The indigenous Beothuk people occupied Newfoundland for about 2,000 years.  The last known Beothuk descendant  - a woman - died in 1829.  The Beothuk disappeared for a number of reasons, including disease and violent encounters with others, both related to the arrival of Europeans.  Little is known about their religious beliefs, but new research by Todd Kristensen, a PhD student in the Department of Anthropology at the University of Alberta in Edmonton, has found that birds, in particular seabirds, were important to them.  About 400 Beothuk pendants, intricately carved out of caribou bones, were found in various collections and sites around the province.  The 3 to 15cm long pendants depict bird motifs - feathers, webbed feet and birds in flight - and were buried alongside the dead.  It is thought that the depictions may be a symbolic representation of birds carrying the souls of the dead to the afterlife.

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Lake Erie Algae Bloom

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Western Lake Erie in the summer of 2011.  Image courtesy USGS/NASA
In 2011, the western part of Lake Erie - almost one-sixth of the entire lake - experienced a massive and unprecedented bloom of algae that fouled beaches and killed fish.  Dr. Anna Michalak, a Canadian scientist in the Department of Global Ecology at the Carnegie Institution for Science in Stanford, California, and her colleagues, have done a forensic study of the huge bloom to determine just what caused it to occur.  What they found was a "perfect storm" of conditions.  Changes in farming practices had led to more fertilizer-enriched runoff, intense spring rains had carried that runoff to the lake, and warm temperatures and low winds in summer made conditions perfect for the algae.  Unfortunately, they also conclude that these conditions are far more likely to re-occur in the future, so blooms like 2011 will probably be seen again.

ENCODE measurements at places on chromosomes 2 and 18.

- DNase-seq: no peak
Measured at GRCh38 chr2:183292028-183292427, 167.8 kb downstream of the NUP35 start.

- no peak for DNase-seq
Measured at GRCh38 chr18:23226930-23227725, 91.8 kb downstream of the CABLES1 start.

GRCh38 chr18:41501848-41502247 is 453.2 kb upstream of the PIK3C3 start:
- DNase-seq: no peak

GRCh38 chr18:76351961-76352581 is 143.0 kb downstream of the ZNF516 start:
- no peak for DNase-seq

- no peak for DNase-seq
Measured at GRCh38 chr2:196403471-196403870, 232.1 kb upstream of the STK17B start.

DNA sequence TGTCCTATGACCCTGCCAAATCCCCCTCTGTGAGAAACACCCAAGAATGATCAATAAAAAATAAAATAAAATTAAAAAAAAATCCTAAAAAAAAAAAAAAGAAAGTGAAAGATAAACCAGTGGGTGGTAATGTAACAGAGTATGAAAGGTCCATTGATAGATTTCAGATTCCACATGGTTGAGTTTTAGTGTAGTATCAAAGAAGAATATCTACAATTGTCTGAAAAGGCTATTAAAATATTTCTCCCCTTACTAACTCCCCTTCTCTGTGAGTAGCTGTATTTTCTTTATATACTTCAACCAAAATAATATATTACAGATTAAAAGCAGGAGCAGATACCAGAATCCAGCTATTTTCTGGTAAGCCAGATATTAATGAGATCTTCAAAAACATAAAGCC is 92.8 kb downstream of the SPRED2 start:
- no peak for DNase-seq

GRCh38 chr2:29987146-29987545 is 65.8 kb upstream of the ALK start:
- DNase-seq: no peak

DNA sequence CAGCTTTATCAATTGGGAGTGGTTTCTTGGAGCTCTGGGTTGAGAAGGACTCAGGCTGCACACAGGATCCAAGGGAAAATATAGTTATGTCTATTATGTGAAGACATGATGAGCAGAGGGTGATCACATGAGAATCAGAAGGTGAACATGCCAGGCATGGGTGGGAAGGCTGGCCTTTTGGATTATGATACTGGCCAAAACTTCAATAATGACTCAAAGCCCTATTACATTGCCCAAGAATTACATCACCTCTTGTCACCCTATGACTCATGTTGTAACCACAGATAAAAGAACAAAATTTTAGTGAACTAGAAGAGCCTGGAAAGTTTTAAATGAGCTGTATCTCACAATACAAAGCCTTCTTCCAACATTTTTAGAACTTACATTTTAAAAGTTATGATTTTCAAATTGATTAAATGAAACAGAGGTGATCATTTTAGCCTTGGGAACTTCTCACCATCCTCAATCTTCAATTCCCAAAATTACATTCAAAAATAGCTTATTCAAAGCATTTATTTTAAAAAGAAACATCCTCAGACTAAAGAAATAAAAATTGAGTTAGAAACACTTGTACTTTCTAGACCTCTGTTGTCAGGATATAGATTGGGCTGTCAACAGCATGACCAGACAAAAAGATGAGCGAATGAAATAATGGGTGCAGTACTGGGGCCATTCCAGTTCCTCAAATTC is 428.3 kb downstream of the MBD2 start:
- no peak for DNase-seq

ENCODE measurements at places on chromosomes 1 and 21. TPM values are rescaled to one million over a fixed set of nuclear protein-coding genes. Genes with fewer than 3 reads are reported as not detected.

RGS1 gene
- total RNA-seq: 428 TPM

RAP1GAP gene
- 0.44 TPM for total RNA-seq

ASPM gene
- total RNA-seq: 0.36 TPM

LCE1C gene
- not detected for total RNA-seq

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Time Reborn

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Dr. Lee Smolin thinks the trouble with physics is that we need more time.  Dr. Smolin has been contemplating a fundamental question: "Is Time Real?"  This is an important question because much of the physics we've generated for the last 400 years or so seems to suggest that time isn't real, and that it's a kind of illusion that disguises the real way the laws of physics work.  But in his new book, Time Reborn:  From the Crisis in Physics to the Future of the Universe, Dr. Smolin makes the case that time is real.  And he thinks that working out what time is will help us solve some of the deep problems of the universe, including the question of where it all really came from.  Dr. Smolin is a founding and senior faculty member at the Perimeter Institute for Theoretical Physics in Waterloo.

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Theme music bed copyright Raphaël Gluckstein, Creative Commons License by-nc-nd-2.0